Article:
Regimen: A workout progression planning web app


Regimen is a side-project I’ve been building off-and-on for the past few months. It’s a web app that I’d originally created for myself out of frustration for the lack of options in helping me plan my workouts. Specifically, most weightlifting routines offer some form of downloadable Excel spreadsheet, but these are cumbersome to work with when at the gym. I found myself either fumbling with the Google Sheets app on my phone, or printing a paper copy of the spreadsheet – neither was a great solution.

The usability nightmare that is Sheets.

The basic idea behind Regimen is to bring some UX love to these spreadsheets. Just the same as with the spreadsheet, you can customize your “plan”, but instead of entering values into cells on a spreadsheet, you populate a web form tailored to the routine of your choice. Once you’ve created a plan, your workout progression is automatically generated. For each workout, the exercises and sets are clearly itemized, and it’s easy to navigate between workouts and resume from where you’d left off last time.

Here’s an example from my own plan.

While I’d found there are similar apps to mine, the upshot of Regimen is that (a) it’s a web app, so you don’t need to download (or even register) for anything, and (b) most apps target one specific routine, whereas Regimen is meant to be more generic. My preferred weightlifting routine is a bit obscure, hence my initial difficulty in finding solutions.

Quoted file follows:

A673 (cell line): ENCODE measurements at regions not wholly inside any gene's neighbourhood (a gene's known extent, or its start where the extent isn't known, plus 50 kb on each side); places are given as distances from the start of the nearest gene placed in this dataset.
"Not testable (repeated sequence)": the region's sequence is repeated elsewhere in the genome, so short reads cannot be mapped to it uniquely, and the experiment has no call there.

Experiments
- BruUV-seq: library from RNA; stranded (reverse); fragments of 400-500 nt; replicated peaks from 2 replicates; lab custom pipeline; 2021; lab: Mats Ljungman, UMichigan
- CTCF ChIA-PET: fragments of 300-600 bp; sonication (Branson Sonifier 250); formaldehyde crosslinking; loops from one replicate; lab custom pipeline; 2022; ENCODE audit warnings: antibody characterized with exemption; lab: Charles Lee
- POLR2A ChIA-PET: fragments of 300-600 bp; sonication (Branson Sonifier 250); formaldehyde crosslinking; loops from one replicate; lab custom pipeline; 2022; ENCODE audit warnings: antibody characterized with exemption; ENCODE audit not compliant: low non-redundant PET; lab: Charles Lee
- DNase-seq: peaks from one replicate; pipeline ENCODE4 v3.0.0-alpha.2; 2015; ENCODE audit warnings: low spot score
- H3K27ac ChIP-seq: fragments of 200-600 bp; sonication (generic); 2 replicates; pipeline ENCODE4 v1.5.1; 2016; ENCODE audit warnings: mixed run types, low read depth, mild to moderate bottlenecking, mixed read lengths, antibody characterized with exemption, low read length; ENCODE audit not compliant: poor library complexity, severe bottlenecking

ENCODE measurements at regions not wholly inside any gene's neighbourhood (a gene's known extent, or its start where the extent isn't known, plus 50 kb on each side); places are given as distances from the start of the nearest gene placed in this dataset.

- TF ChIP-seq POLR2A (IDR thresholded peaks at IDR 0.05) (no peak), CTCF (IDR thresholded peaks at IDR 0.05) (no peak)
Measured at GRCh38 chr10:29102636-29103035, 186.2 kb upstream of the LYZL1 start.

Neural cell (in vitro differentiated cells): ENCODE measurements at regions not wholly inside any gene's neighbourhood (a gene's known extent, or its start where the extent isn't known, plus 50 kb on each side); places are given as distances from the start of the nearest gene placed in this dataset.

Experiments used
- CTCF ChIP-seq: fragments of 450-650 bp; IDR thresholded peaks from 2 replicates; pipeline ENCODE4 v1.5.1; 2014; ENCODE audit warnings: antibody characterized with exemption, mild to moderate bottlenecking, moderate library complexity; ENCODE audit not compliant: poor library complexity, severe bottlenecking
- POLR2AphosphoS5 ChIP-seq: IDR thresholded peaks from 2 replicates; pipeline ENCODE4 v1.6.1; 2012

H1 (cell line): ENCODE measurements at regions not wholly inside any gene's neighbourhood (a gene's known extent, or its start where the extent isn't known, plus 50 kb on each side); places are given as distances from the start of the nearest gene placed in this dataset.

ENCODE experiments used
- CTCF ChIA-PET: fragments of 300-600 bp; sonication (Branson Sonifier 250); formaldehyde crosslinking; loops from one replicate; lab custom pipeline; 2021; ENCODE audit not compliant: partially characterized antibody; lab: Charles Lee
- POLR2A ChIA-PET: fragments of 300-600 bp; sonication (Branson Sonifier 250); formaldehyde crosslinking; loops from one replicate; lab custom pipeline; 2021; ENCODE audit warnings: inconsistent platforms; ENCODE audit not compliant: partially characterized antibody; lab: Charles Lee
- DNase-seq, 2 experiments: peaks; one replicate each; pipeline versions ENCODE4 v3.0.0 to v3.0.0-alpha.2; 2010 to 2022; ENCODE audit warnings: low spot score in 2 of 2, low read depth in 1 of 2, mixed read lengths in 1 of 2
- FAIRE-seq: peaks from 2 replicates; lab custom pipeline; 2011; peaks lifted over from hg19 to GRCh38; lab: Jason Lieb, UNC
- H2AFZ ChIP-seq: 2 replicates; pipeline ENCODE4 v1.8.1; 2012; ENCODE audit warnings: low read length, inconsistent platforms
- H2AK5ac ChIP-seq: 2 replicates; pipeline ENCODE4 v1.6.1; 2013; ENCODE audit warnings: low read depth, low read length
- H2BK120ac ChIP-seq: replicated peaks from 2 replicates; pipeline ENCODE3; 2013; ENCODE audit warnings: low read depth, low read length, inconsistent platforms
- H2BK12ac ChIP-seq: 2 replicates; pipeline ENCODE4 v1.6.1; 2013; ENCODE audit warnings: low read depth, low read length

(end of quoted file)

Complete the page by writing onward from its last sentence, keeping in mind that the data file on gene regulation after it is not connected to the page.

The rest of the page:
Of course, Regimen is also open-source:

As with most side-projects, I used this as an excuse to experiment with some new tools I’d been interested in using. Regimen is built as an offline-first single page application. Being offline-capable was important, as I get terrible cell service inside my gym. I also treated Regimen as a playground of sorts for ideas I’d like to consider applying in my day-to-day work.

PouchDB is largely to thank for making offline capability straight-forward to achieve. While it is connected to a remote CouchDB server for storage (via Cloudant), you can continue to use the application offline and it will automatically sync changes once internet connectivity is restored. This empowerment felt very magical (in a good way).

Building an offline-first web app meant to be used in the same way as a native mobile app proved to be quite challenging. Saving a website to the home screen in iOS sounds promising, but I found it to be pretty lacking (always resetting to the bookmarked link, showing only a white screen in app switch mode, cachebusting not taking effect until the next time the app is loaded). Similarly, configuring a web app to be offline capable requires implementing two approaches ([1], [2]), as a new spec have been defined but is not widely supported. Luckily, a Webpack plugin got me most of the way to where I need it to be, but to this day I’m still battling with fully comprehending service worker caching.


Maybe you’ll find the app useful, maybe not 🙂 In either case, it was a fun experience to build. In the future, I hope to add support for more routine options, including a “build-your-own” option that could potentially be used outside the context of weightlifting (e.g. running  distance progression).

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